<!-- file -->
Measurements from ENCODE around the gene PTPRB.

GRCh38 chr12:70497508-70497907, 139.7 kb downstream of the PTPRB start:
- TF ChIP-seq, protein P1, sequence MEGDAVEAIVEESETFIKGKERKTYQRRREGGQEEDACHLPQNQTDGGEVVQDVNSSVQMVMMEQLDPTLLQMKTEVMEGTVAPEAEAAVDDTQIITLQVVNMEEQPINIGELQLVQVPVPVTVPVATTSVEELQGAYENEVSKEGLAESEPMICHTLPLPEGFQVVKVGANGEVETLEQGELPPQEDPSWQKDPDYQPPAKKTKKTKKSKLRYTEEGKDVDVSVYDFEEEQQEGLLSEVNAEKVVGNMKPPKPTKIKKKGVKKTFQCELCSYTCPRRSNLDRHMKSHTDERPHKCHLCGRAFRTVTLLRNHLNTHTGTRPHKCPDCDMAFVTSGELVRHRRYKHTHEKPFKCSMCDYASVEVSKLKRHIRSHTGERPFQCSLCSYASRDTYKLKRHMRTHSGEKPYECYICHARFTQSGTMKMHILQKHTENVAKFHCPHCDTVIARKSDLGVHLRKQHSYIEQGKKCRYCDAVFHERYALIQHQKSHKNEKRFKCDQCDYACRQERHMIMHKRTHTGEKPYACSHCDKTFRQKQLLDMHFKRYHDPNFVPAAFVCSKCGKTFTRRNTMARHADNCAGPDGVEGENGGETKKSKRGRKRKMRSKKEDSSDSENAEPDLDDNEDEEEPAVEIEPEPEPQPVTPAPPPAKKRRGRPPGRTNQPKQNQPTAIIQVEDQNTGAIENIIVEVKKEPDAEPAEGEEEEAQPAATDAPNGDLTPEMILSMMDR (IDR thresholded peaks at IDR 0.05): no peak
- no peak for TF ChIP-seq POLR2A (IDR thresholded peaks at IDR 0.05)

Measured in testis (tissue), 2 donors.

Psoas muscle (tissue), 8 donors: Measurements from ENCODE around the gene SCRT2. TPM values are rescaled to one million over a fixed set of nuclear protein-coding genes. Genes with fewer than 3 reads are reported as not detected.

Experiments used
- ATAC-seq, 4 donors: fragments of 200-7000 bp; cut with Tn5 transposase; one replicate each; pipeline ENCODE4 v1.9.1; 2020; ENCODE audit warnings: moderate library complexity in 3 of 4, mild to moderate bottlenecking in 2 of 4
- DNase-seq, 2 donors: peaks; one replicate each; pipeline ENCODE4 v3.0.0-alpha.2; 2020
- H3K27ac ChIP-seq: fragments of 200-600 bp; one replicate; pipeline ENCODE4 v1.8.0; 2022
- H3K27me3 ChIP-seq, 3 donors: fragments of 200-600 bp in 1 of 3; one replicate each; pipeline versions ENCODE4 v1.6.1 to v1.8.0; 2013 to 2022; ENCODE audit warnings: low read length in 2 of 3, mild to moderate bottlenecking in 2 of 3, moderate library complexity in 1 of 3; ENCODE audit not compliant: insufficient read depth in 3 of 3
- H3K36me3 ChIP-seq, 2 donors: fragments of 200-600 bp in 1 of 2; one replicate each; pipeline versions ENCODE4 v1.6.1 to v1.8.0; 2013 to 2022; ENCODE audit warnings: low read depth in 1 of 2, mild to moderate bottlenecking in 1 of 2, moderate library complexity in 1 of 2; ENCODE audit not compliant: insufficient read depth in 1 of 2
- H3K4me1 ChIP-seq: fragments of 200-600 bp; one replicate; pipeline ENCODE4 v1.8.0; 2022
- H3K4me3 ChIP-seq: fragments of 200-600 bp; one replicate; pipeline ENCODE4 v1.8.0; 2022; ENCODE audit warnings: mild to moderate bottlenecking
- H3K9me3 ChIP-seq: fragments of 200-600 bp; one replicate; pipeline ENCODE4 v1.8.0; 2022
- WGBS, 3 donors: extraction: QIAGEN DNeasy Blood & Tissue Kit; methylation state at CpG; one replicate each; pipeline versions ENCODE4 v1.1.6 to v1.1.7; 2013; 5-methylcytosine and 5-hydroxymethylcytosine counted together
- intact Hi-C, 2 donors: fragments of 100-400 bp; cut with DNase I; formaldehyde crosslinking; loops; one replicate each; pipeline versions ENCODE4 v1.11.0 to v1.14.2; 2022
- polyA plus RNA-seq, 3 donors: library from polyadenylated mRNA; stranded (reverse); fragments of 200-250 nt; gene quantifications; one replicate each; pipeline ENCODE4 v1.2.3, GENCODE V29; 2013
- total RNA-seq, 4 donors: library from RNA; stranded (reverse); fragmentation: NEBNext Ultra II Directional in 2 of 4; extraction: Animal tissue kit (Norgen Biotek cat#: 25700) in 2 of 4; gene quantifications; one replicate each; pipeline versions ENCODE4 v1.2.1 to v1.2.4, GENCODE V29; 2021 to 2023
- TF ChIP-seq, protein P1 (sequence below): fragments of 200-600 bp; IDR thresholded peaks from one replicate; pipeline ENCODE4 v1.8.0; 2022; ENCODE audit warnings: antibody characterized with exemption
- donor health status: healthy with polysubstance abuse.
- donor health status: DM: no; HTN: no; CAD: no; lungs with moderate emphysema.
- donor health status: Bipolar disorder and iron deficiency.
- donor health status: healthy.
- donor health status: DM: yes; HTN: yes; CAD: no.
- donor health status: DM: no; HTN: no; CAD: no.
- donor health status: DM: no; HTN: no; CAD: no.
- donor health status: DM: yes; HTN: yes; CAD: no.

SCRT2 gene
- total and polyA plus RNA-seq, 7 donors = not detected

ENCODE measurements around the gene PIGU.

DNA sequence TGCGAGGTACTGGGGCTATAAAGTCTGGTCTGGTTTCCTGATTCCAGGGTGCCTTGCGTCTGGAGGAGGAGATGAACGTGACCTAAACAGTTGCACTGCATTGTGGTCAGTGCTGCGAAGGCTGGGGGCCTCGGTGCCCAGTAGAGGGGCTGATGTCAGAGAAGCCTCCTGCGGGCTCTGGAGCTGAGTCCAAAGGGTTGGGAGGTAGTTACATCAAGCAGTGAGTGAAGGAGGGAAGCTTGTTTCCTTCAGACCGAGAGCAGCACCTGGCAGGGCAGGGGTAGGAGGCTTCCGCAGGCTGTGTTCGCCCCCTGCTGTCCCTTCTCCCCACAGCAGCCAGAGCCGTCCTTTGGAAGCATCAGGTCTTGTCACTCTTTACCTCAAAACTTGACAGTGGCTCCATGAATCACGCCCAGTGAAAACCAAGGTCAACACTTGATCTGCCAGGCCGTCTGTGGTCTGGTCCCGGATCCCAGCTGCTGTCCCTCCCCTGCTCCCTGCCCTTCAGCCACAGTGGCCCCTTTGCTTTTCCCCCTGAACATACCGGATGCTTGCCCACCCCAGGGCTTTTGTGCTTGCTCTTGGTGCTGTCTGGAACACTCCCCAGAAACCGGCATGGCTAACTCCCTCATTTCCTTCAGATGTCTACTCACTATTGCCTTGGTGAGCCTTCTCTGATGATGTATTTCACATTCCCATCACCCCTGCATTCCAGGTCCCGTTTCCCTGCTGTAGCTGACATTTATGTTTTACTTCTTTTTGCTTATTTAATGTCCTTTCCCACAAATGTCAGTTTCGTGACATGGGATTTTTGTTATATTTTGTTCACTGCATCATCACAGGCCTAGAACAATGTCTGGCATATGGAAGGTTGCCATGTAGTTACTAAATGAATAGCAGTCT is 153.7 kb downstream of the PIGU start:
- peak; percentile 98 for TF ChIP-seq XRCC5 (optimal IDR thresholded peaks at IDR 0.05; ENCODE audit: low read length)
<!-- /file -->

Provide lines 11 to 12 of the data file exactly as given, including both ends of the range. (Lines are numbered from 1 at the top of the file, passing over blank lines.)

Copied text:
- H3K27me3 ChIP-seq, 3 donors: fragments of 200-600 bp in 1 of 3; one replicate each; pipeline versions ENCODE4 v1.6.1 to v1.8.0; 2013 to 2022; ENCODE audit warnings: low read length in 2 of 3, mild to moderate bottlenecking in 2 of 3, moderate library complexity in 1 of 3; ENCODE audit not compliant: insufficient read depth in 3 of 3
- H3K36me3 ChIP-seq, 2 donors: fragments of 200-600 bp in 1 of 2; one replicate each; pipeline versions ENCODE4 v1.6.1 to v1.8.0; 2013 to 2022; ENCODE audit warnings: low read depth in 1 of 2, mild to moderate bottlenecking in 1 of 2, moderate library complexity in 1 of 2; ENCODE audit not compliant: insufficient read depth in 1 of 2